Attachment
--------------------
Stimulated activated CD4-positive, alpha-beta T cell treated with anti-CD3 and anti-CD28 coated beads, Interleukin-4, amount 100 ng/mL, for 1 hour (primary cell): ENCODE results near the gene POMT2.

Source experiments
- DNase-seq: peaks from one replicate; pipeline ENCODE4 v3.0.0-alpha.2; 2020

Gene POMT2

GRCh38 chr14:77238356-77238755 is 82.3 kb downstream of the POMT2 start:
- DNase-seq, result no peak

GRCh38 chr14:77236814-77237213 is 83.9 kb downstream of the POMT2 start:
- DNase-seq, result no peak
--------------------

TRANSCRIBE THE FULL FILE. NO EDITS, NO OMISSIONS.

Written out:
Stimulated activated CD4-positive, alpha-beta T cell treated with anti-CD3 and anti-CD28 coated beads, Interleukin-4, amount 100 ng/mL, for 1 hour (primary cell): ENCODE results near the gene POMT2.

Source experiments
- DNase-seq: peaks from one replicate; pipeline ENCODE4 v3.0.0-alpha.2; 2020

Gene POMT2

GRCh38 chr14:77238356-77238755 is 82.3 kb downstream of the POMT2 start:
- DNase-seq, result no peak

GRCh38 chr14:77236814-77237213 is 83.9 kb downstream of the POMT2 start:
- DNase-seq, result no peak